As an employer, you must protect your workers from the health risks of working with display screen equipment (DSE), such as PCs, laptops, tablets and smartphones.
The Health and Safety (Display Screen Equipment) Regulations apply to workers who use DSE daily, for continuous periods of an hour or more, these workers are known as ‘DSE users’. The regulations don’t apply to workers who use DSE infrequently or only use it for a short time.
How to protect workers’ health
In law, employers must:
- do a DSE workstation assessment
- reduce risks, including making sure workers take breaks from DSE work or do something different
- provide an eye test if a worker asks for one
- provide training and information for workers
Incorrect use of DSE or poorly designed workstations or work environments can lead to pain in necks, shoulders, backs, arms, wrists and hands as well as fatigue and eye strain. The causes may not always be obvious.
The law applies if users are, for example:
- at a fixed workstation
- mobile workers
- home workers
- hot-desking (workers should carry out a basic risk assessment if they change desks regularly)
The HSE’s leaflet Working with display screen equipment gives more information about how to comply with the Health and Safety (Display Screen Equipment) Regulations.
Workstations and assessment
If workers use display screen equipment (DSE): daily, as part of their normal work, and continuously for an hour or more, employers must do a workstation assessment.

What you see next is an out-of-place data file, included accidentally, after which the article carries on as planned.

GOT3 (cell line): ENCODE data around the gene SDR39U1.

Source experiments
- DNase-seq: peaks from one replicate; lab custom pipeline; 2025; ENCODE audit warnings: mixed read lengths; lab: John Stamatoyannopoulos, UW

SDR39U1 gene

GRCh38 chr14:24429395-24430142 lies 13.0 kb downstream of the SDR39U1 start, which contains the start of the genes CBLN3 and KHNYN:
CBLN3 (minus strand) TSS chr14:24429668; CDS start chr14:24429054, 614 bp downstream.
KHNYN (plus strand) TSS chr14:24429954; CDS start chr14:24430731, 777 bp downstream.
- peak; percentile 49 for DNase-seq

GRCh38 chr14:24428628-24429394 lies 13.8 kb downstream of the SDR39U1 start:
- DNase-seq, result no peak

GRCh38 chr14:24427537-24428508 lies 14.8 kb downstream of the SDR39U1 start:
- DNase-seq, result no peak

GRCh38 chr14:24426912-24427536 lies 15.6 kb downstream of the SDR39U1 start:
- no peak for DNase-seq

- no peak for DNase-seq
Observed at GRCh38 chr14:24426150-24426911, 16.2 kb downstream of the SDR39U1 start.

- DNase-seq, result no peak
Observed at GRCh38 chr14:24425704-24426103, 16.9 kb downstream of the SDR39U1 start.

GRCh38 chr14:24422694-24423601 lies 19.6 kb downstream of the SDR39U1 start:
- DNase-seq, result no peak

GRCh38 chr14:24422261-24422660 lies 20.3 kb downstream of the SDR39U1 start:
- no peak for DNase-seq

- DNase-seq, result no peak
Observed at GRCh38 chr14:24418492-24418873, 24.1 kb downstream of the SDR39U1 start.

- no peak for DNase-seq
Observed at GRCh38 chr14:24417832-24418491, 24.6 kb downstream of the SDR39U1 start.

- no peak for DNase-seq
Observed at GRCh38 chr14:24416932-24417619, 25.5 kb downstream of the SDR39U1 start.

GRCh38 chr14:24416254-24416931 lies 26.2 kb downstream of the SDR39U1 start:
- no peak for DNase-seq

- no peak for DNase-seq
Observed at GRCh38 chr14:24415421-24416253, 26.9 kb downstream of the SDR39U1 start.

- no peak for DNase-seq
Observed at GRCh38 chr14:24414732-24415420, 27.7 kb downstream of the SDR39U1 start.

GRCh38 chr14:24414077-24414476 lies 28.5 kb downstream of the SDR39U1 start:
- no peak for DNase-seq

Employers should look at:
- the whole workstation, including equipment, furniture, and work conditions
- the job being done
- any special requirements of a member of staff, for example a user with a disability
Where there are risks, they should take steps to reduce them.
Employers must also do an assessment when:
- a new workstation is set up
- a new user starts work
- a change is made to an existing workstation or the way it’s used
- users complain of pain or discomfort
Working with display screen equipment at home
The Health and Safety (Display Screen Equipment) Regulations can apply to workers who:
- work at home on a permanent or long-term basis
- routinely split their time between their workplace and home (sometimes called hybrid working)
DSE risk assessment
Where the regulations do apply, you should carry out a DSE assessment for individual workers. In most cases you do not need to visit them to carry out the assessment, unless you decide there is a need to do so. Your workers may complete a self-assessment provided they have been given suitable training, for example by explaining how to use an ergonomic checklist or self-assessment tool.
Where workers use DSE in the home and office, the assessment should cover both situations. Make sure those working at home can achieve a comfortable, sustainable posture. They may not need office furniture or equipment at home to achieve this. But you should check if their own equipment is suitable.
Managing the risks
Make sure that you can implement the findings of your assessments for your workers using DSE at home. Reduce the risks identified by your assessment so far as reasonably practicable. This means balancing the level of risk against the measures needed to control the real risk in terms of money, time or trouble.
Where your DSE workstation assessment indicates you need to take some action, for example providing a piece of DSE equipment, your workers cannot be charged for this.